GENE EDITING APPROVAL BIG NEWS FOR CROP DEVELOPMENT
BY IAN DOIG • PHOTO: PIXABAY
The Canadian agriculture industry came out cheering in May of this year when the Canadian Food Inspection Agency (CFIA) announced its updated guidance on plant breeding innovation. In short, it enables crop breeders to use gene editing technology to develop new varieties. This versatile tool can produce much needed crop traits such as drought and insect resistance at a much quicker pace than conventional breeding. It will also assist in the urgent race to make farming more sustainable in the face of environmental challenges and escalating global demand for higher yield.
For the cereals sector view of this development, GrainsWest spoke with Shannon Sereda, Alberta Grains director of government relations, policy and markets.
GrainsWest: The CFIA has published updated guidance for plant breeding innovation. How important is this?
Shannon Sereda: From a competitiveness standpoint, this will put us on a level playing field with other countries who have updated their regulations. It’ll spur the innovation needed to keep us at pace with some of our other major trading partners.
GW: The CFIA guideline update is the product of consultations launched in 2021. How has Alberta Grains been involved in the process?
SS: Advocating for the publication of these guidelines started much prior to 2021, because a couple of steps had to occur. Number one was Health Canada had to publish guidelines stating products of gene editing are not considered novel foods and do not require pre-market assessment. By exempting them from the novel food category, this ensured there are no food safety issues. The Health Canada guidelines around food safety were released in May, 2022.
Then the CFIA guidelines came into place on the plant in the ground. How does a gene-edited plant interact with the environment and are there associated risks that would deem it necessary to do a pre-market evaluation or assessment? Because gene editing no longer requires that, it’s going to expedite the research process.
We have tried to amplify the message of the national groups. The Canada Grain Council and CropLife Canada have been the leaders of this. Our role was largely to emphasize its importance to farmers. One way we did that was to sign on to the Global Farmer Statement on Plant Breeding Innovation. We were a signatory to that independently and through Grain Growers of Canada and Cereals Canada. It’s a global statement and a show of support from farmers across five continents that discusses the importance of this to the future of farming.
GW: What positives are there in the new guidelines?
It’s what they mean for the research community. The ability to get products—new seed varieties—into the market in an expedited manner will have great benefit. There is already some great work being done across the world to create new varieties that have the characteristics farmers need to help them produce their products in a more profitable, sustainable way.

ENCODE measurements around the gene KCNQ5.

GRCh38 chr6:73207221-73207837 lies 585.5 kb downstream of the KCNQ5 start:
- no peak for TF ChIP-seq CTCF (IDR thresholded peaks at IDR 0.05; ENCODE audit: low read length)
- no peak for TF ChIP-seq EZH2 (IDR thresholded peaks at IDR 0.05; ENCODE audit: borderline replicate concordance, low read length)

GW: Is this about certainty that research and development can simply go ahead?
SS: Right. Research communities need clear guidelines and clear rules on how their products will be governed. This will send clear signals to the research community that their work can proceed. Again, it will also ensure Canada is on level playing field when it comes to making investments into research.
GW: This should help Canada compete internationally.
SS: Exactly, because our major trading partners, the United States, Australia, Japan, New Zealand, they have all had guidance in place. They’ve been able to leverage investment in this area and are much closer to having products in the marketplace that leverage this technology. So, this will hopefully get us back on pace with that kind of innovation and growth.
GW: Are there further steps in the process to clear gene edited crops for agricultural use?
SS: We’re still waiting on the CFIA guidelines for feed, but it’s expected those will come shortly. But, for the crop sector at large, it’s a positive news story. It still allows the activation of research and development in this area. Getting the products to market is now a much clearer pathway for researchers.
GW: What else should farmers and consumers know about this development?
Transparency has been a big part of this process. Ensuring mechanisms are in place that will allow gene-edited seeds to be identified as such was a critical piece of getting this over the finish line. Our industry groups—Seeds Canada and CropLife Canada—already have mechanisms in place, and those have been reinforced.
It’s critical to our sector that farmers have market choice. They need to be able to know how their seed products were developed and to be able to choose from a variety of products developed by different methods. Farmers must be able to choose their seed based on market demand. For instance, to serve those markets, organic farmers can’t use gene-edited seed. Transparency is really important.